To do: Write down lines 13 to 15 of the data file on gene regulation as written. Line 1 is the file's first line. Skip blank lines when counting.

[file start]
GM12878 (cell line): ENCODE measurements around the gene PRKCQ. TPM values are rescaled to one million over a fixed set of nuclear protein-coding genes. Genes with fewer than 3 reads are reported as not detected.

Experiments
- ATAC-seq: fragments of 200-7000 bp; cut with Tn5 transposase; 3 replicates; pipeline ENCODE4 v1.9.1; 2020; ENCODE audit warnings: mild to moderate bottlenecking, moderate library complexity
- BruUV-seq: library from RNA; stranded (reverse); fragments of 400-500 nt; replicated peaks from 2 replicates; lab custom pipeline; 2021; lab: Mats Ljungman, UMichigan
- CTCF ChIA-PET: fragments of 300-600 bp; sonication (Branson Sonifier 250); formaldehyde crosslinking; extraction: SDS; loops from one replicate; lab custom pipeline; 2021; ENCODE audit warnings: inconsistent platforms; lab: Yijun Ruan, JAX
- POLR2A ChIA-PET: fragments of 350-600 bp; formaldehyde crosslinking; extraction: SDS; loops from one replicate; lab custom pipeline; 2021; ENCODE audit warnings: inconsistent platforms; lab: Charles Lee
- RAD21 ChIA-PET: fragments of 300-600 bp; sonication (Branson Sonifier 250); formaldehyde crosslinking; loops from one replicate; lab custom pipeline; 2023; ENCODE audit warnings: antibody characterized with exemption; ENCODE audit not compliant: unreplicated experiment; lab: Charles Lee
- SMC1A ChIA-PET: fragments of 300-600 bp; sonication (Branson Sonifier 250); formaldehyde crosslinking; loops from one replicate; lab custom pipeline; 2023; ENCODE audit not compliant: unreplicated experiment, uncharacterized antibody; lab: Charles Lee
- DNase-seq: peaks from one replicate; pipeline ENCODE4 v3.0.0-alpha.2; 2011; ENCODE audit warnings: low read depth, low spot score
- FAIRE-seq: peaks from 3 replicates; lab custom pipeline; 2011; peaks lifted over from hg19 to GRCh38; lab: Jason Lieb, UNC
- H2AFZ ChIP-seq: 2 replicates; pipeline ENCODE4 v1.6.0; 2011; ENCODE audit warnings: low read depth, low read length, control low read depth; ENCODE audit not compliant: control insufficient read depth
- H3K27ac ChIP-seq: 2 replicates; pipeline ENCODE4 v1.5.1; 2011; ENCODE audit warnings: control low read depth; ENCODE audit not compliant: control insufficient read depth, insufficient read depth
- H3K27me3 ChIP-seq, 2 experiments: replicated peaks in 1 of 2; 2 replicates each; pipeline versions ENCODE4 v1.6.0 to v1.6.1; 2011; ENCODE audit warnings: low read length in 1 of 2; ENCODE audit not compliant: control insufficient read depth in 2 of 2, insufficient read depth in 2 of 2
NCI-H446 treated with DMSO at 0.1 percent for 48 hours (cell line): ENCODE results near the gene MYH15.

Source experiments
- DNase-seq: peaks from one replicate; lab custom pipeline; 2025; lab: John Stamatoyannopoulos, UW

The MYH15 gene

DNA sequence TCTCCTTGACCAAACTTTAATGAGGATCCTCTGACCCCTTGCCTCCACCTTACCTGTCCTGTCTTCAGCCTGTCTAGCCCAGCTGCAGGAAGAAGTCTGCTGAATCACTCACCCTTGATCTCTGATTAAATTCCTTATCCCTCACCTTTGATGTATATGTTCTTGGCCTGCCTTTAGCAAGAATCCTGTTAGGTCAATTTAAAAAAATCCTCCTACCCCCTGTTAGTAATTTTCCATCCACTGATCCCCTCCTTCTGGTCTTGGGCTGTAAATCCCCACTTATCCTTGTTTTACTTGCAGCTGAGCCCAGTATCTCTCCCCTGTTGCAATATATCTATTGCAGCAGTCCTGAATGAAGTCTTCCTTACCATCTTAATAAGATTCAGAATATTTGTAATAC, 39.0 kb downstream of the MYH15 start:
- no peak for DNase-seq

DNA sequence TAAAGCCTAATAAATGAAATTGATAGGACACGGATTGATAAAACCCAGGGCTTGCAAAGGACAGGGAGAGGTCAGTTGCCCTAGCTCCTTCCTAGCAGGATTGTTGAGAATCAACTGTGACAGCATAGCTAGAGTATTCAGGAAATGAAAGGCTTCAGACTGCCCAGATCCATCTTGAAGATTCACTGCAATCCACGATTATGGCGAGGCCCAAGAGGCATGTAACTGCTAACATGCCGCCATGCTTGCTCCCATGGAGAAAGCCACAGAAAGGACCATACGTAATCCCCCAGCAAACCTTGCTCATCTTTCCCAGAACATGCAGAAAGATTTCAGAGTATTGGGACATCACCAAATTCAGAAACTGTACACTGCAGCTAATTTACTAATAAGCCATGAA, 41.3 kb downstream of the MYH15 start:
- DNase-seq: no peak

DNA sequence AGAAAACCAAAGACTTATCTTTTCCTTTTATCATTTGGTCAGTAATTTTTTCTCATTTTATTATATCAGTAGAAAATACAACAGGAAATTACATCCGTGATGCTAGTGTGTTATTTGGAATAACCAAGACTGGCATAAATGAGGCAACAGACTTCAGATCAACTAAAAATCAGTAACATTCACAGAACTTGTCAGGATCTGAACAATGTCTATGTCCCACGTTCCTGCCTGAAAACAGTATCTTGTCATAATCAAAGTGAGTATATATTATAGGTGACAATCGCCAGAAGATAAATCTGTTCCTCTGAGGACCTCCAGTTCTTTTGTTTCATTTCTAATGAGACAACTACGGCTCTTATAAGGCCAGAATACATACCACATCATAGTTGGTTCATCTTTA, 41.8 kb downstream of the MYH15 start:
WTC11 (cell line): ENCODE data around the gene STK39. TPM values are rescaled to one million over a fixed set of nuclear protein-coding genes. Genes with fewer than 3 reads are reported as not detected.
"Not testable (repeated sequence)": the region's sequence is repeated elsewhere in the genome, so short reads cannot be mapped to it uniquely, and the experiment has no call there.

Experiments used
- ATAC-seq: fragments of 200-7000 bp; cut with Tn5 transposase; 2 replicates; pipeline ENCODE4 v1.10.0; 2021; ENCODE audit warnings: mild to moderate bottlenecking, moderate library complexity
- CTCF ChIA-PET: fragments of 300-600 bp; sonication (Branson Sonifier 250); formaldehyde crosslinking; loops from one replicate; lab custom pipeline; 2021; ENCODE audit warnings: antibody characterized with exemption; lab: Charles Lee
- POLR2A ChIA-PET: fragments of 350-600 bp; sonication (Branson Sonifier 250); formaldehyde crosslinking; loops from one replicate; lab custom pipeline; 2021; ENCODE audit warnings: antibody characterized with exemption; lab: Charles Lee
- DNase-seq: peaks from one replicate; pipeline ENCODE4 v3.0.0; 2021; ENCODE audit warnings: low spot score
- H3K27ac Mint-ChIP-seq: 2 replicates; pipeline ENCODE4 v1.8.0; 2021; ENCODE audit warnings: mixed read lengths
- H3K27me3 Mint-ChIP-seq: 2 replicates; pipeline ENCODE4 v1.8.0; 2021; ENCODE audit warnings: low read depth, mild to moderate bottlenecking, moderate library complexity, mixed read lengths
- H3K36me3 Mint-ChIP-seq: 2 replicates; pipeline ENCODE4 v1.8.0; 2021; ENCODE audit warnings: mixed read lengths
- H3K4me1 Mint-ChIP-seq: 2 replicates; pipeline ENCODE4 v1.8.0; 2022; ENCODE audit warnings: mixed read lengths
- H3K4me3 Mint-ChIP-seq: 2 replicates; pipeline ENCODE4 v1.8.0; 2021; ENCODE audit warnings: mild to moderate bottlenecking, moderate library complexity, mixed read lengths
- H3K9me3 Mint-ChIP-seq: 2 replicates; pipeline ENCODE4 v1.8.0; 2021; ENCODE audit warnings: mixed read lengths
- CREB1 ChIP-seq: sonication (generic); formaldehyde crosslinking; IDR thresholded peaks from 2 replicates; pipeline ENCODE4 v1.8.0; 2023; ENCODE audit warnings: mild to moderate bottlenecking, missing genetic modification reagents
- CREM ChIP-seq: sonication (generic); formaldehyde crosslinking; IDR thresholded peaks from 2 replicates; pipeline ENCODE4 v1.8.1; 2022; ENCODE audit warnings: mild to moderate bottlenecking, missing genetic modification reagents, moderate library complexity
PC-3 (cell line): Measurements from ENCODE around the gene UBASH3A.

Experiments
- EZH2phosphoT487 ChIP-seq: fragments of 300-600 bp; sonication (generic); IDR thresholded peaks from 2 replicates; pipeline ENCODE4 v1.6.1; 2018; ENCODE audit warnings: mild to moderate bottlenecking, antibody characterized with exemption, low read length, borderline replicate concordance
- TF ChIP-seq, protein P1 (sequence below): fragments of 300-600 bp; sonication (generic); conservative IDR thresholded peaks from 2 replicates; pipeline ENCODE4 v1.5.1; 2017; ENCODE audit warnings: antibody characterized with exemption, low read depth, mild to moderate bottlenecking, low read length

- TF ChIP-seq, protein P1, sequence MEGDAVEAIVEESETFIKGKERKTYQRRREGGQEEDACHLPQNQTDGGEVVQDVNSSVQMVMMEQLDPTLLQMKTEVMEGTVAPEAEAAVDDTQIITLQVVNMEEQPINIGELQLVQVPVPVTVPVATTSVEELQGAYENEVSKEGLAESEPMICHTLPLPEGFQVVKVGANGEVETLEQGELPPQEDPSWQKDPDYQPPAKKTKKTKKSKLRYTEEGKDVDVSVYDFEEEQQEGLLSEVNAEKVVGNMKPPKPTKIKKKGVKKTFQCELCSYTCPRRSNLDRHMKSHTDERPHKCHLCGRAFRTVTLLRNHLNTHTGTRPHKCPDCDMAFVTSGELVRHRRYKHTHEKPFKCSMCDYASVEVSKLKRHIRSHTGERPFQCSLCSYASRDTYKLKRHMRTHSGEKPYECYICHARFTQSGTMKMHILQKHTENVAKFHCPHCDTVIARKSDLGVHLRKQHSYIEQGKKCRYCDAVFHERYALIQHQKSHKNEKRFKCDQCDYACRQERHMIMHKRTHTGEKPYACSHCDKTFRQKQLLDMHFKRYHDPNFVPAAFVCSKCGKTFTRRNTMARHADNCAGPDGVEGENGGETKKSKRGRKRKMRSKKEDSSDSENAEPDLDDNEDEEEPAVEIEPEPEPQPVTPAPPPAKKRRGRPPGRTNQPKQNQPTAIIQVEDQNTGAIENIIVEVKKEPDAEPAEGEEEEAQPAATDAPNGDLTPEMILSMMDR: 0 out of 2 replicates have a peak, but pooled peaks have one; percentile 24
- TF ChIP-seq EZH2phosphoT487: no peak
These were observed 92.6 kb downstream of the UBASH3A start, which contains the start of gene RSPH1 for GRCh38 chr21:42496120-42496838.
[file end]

- H3K27me3 ChIP-seq, 2 experiments: replicated peaks in 1 of 2; 2 replicates each; pipeline versions ENCODE4 v1.6.0 to v1.6.1; 2011; ENCODE audit warnings: low read length in 1 of 2; ENCODE audit not compliant: control insufficient read depth in 2 of 2, insufficient read depth in 2 of 2
NCI-H446 treated with DMSO at 0.1 percent for 48 hours (cell line): ENCODE results near the gene MYH15.

Source experiments